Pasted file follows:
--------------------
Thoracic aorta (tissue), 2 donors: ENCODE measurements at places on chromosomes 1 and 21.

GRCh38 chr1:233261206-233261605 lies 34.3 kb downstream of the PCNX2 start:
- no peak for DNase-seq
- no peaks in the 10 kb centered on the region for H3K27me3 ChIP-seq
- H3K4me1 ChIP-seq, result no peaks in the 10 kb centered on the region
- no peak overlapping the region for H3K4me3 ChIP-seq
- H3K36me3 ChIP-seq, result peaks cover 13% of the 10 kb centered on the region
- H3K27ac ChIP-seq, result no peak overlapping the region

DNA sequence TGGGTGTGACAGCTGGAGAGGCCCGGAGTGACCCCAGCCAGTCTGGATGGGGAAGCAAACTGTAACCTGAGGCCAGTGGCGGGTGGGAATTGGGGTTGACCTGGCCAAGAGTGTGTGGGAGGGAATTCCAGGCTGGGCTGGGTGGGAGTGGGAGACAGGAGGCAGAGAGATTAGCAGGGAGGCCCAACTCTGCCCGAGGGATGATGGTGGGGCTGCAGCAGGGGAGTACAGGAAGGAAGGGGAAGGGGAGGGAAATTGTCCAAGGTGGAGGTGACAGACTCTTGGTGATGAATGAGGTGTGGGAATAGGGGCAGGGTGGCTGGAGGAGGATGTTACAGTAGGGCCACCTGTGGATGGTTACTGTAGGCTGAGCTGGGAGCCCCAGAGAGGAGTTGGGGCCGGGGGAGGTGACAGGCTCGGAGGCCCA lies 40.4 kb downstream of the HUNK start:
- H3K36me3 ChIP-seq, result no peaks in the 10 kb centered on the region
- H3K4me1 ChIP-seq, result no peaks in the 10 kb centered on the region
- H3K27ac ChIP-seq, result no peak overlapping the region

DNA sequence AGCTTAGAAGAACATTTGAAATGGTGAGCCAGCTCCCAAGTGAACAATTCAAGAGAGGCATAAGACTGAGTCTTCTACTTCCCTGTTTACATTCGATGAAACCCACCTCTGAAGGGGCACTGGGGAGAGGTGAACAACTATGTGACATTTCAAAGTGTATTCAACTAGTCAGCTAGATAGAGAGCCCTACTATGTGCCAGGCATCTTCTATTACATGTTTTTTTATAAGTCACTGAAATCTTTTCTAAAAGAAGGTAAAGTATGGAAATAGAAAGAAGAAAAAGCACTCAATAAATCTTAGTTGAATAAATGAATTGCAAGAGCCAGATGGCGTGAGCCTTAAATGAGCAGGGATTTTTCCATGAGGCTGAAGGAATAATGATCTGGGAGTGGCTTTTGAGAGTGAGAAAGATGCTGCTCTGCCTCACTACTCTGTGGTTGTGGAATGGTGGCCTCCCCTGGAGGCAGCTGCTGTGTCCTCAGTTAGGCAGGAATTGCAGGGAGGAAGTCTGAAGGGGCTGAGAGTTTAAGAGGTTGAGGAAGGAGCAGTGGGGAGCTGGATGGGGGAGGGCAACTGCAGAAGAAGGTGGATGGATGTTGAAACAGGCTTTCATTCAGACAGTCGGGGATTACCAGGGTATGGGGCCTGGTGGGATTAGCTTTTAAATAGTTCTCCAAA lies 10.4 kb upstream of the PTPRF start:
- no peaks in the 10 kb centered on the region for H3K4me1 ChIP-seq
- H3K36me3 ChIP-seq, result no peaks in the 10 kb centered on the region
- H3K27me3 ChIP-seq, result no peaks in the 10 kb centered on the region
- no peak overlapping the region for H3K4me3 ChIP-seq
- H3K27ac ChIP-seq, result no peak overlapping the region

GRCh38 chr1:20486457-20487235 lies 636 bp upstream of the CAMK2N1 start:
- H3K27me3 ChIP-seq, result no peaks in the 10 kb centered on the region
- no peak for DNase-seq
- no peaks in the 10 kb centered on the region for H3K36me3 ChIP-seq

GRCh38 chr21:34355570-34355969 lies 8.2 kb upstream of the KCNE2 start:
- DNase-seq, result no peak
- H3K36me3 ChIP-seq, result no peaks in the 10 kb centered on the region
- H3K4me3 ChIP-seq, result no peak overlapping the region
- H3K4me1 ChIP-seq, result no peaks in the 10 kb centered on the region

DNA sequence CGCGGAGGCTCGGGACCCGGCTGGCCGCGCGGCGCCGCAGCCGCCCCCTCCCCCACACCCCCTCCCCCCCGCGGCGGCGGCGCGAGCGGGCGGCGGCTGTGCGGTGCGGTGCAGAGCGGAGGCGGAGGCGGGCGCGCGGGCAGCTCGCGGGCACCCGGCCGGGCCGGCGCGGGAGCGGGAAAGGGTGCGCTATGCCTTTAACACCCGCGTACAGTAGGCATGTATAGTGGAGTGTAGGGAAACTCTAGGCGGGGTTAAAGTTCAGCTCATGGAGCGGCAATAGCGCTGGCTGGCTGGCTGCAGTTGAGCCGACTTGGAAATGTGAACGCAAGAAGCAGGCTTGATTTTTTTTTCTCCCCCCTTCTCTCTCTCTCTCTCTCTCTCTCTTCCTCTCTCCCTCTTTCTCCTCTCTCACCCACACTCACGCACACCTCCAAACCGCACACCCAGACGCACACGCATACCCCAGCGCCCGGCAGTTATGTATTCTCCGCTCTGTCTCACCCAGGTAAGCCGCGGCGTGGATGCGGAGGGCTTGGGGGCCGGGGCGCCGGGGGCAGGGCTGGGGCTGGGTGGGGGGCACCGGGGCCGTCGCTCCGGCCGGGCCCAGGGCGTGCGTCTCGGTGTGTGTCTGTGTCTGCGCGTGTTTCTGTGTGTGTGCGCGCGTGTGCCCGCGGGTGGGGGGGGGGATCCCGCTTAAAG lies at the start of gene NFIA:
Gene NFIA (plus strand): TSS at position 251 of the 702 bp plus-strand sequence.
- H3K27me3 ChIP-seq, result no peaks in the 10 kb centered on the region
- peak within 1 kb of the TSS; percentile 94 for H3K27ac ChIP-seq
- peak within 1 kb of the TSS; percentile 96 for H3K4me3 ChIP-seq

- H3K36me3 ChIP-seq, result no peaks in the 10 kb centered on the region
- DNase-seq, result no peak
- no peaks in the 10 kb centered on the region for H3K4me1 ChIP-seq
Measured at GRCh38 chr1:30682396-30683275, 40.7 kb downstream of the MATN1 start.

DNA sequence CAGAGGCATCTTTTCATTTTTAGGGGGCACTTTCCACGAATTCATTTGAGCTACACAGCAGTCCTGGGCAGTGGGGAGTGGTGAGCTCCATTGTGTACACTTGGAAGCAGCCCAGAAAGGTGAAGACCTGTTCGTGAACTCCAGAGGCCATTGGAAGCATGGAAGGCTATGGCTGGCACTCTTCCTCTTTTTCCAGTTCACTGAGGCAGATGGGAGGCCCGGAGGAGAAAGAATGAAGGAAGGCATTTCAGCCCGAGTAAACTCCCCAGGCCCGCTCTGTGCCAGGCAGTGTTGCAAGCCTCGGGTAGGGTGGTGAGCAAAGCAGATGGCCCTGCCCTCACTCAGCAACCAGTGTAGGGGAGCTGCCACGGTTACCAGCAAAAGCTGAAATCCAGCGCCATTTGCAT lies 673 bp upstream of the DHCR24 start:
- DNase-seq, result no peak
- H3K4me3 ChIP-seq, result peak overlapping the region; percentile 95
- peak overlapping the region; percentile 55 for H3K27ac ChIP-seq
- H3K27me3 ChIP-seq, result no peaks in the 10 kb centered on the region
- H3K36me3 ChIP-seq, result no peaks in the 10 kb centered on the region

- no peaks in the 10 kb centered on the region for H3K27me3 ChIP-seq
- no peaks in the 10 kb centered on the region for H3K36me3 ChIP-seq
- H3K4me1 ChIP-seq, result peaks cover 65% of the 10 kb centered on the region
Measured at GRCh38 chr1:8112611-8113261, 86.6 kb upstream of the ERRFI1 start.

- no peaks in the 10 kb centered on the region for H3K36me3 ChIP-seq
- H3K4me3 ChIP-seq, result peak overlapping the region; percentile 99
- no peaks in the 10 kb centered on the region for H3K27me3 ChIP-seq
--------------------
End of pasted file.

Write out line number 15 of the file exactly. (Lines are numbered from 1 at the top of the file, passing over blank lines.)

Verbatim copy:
- H3K36me3 ChIP-seq, result no peaks in the 10 kb centered on the region